Nancy Krent (2 years ago)
Absolutely perfect venue! The space is gorgeous, the setting is magical and Kim, the owner, could not have been more helpful!! I cannot recommend The Inn at West Settlement highly enough.
Ronda Taraboletti (3 years ago)
Very nice facility
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Kraków Cloth Hall

The Cloth Hall in Kraków dates to the Renaissance and is one of the city's most recognizable icons. It is the central feature of the main market square in the Kraków Old Town (listed as a UNESCO World Heritage Site since 1978).

The hall was once a major centre of international trade. Traveling merchants met there to discuss business and to barter. During its golden age in the 15th century, the hall was the source of a variety of exotic imports from the east – spices, silk, leather and wax – while Kraków itself exported textiles, lead, and salt from the Wieliczka Salt Mine.

Kraków was Poland's capital city and was among the largest cities in Europe already from before the time of the Renaissance. However, its decline started with the move of the capital to Warsaw in the very end of the 16th century. The city's decline was hastened by wars and politics leading to the Partitions of Poland at the end of the 18th century. By the time of the architectural restoration proposed for the cloth hall in 1870 under Austrian rule, much of the historic city center was decrepit. A change in political and economic fortunes for the Kingdom of Galicia and Lodomeria ushered in a revival due to newly established Legislative Assembly or Sejm of the Land. The successful renovation of the Cloth Hall, based on design by Tomasz Pryliński and supervised by Mayor Mikołaj Zyblikiewicz, Sejm Marshal, was one of the most notable achievements of this period.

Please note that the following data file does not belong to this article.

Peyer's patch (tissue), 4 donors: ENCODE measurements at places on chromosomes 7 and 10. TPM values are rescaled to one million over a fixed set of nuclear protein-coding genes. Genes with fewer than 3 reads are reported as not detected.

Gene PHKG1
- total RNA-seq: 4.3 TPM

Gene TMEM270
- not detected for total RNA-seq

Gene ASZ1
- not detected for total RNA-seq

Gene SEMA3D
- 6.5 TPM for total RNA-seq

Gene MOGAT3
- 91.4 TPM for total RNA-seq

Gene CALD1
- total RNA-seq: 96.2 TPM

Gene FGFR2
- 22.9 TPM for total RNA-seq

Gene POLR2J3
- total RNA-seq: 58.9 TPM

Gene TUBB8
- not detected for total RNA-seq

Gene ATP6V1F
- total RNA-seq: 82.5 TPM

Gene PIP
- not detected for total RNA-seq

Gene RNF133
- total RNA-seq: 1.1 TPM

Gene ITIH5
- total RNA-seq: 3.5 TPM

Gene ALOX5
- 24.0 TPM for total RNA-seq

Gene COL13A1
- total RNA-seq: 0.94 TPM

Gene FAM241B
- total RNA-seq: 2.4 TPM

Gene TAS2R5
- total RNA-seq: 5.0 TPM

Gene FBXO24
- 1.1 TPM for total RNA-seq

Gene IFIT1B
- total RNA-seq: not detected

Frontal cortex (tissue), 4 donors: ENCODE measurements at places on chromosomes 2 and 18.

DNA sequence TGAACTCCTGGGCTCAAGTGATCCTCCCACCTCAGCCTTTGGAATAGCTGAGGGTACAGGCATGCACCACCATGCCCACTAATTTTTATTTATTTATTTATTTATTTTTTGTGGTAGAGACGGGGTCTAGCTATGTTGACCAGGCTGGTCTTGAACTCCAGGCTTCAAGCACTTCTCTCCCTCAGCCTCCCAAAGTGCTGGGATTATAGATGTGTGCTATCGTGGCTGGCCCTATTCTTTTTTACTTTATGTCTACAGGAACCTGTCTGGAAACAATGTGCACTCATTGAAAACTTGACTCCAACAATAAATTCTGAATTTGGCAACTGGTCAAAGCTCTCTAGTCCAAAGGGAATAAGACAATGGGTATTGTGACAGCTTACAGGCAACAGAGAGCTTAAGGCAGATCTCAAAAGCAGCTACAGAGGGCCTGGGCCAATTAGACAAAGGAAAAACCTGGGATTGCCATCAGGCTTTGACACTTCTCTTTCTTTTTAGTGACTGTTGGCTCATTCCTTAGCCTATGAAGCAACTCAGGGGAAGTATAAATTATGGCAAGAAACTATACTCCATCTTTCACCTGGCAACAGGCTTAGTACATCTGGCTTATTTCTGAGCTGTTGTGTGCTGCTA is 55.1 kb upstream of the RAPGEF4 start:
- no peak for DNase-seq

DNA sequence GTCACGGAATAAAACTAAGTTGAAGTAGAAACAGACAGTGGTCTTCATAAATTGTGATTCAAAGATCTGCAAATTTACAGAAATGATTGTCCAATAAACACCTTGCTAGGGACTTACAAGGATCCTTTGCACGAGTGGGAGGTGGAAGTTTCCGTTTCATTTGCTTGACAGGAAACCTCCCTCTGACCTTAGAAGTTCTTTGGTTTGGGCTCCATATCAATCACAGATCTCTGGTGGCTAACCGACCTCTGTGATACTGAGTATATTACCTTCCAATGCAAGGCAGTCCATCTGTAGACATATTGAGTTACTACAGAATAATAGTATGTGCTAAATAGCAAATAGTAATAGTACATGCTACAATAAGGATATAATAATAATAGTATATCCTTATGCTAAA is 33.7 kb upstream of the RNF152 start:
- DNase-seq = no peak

The hall has hosted many distinguished guests over the centuries and is still used to entertain monarchs and dignitaries, such as Charles, Prince of Wales and Emperor Akihito of Japan, who was welcomed here in 2002. In the past, balls were held here, most notably after Prince Józef Poniatowski had briefly liberated the city from the Austrians in 1809. Aside from its history and cultural value, the hall still is still used as a center of commerce.

On the upper floor of the hall is the Sukiennice Museum division of the National Museum, Kraków. It holds the largest permanent exhibit of the 19th-century Polish painting and sculpture, in four grand exhibition halls arranged by historical period and the theme extending into an entire artistic epoch. The museum was upgraded in 2010 with new technical equipment, storerooms, service spaces as well as improved thematic layout for the display.

The Gallery of 19th-Century Polish Art was a major cultural venue from the moment it opened on October 7, 1879. It features late Baroque, Rococo, and Classicist 18th-century portraits and battle scenes by Polish and foreign pre-Romantics.